Beat Writer's Block With Help From The 4 Elements

Beat Writer’s Block With Help From The 4 Elements


Beating The Imaginary Block

Writers are doing themselves a disservice when they perpetuate the myth of writer’s block. If writers want to be taken seriously, and, if writers want to be properly paid, they need to behave professionally.

There are four elements that help you succeed with everything you do. You have to consider your environment, your thought patterns, your practical application, and your inspiration. I use the four elements of earth, air, fire, and water to illustrate this.

Beat Writer’s Block With Help From The 4 Elements

1.    Earth – your environment

Consider your physical reality. Are you using this as an excuse? Are your excuses real or imagined?

  1. Stop using family as an excuse.
  2. Find the best writing environment for you – quiet room, a laptop anywhere, a favourite coffee shop.
  3. Use the best equipment for you – a pen and paper, a PC, a Dictaphone.
  4. Maintain discipline – tell your family/friends that you are working.
  5. Start a writing routine and stick to it – it’s work, not a hobby.
  6. Give yourself a deadline.
  7. Make a Do Not Enter sign for your writing room and pin it to the door.
  8. Learn how to say no.

2.    Air – your thought patterns

Consider what you want. Why do you want it? Can you do it? Stop waiting for that muse. You have to jump in the deep end.

  1. Writers always write – keep that diary.
  2. Draw on real feelings rather than experiences.
  3. Write for ten minutes without pause, even if the words make no sense.
  4. Write in a stressful environment for 10 minutes every day.
  5. Remember a time when you felt real joy and climb into that moment.
  6. Heal that hole in your soul by writing it out so that you can go on.
  7. Avoid the crowd. They will give unprofessional and often unsolicited advice.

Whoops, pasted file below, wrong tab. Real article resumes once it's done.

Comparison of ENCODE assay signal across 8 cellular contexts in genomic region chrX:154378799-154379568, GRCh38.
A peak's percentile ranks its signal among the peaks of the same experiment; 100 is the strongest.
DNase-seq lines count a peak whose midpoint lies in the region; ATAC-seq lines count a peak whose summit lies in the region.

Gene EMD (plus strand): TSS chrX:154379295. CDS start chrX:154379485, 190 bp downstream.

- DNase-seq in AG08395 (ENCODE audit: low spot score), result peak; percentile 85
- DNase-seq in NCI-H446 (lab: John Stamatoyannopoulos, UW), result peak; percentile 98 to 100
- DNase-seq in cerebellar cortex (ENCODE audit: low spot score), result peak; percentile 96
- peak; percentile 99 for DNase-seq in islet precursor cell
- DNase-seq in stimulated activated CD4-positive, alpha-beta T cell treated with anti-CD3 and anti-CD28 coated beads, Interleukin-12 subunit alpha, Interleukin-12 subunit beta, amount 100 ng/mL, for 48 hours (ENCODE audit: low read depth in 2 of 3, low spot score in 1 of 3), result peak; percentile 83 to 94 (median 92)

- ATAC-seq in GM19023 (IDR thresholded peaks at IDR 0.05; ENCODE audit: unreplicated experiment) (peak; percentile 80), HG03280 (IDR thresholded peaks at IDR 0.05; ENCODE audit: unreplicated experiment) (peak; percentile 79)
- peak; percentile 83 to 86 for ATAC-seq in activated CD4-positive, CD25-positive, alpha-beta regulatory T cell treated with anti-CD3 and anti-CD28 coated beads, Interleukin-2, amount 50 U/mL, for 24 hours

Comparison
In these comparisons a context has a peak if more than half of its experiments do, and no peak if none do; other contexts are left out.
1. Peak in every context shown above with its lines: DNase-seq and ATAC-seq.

8. Avoid asking friends / family members to read your manuscript. They will never be entirely honest. More importantly, they don’t know what they’re doing!

3. Fire – your practical application

Consider how you might overcome obstacles in a practical way.

  1. If you’re stuck on a scene move to another.
  2. Leave a sentence uncompleted – you can fix it up later.
  3. Work with other people who write.
  4. Go on a creative writing course.
  5. Write something you’ve never written before.
  6. Write an article for a magazine on why you can’t write.
  7. Rewrite your main characters’ biographies.
  8. Rewrite a scene from one of your favourite books.
  9. Try writing a scene for another genre.
  10. Write in another viewpoint.

4. Water – your inspiration

Consider your soul for a moment. Do you really want to write? If you were to die tomorrow, would you regret not having written?

  1. Research something.
  2. Listen to music you enjoy or watch a film you love.
  3. Communicate with a writer who inspires you – it’s easy with the Internet.
  4. Read a book on how to write.
  5. Get off the Internet – read magazines, newspapers.
  6. Keep notebooks.
  7. Paint / draw / meditate.
  8. Join a book club – you’ll meet some interesting characters.
  9. Go to an astrologer / tarot card reader / psychic.
  10. Reinvent yourself – go bungee jumping, pick up that spider you’re afraid of, or talk to that stranger.

Take control of your writing and live your dream.

If you want to learn how to write a book, join our Writers Write course in Johannesburg or sign up for our online course.

by Amanda Patterson

© Amanda Patterson

Photographs courtesy Fair Lady – How do you know he’s the one?

Are you looking for more inspiration? Read these posts:

This article has 0 comments

  1. Mukhtar Mukuddem

    Just what I needed to read tonight. I am 20 000 words into the NaNoWriMo challenge and seem to have hit a bit of a wall.

    I am now inspired again..thank you for the great tips.

    Back to the writing again – getting off the Interwebs now 🙂

  2. Writers Write

    Glad it helped!

Comments are now closed.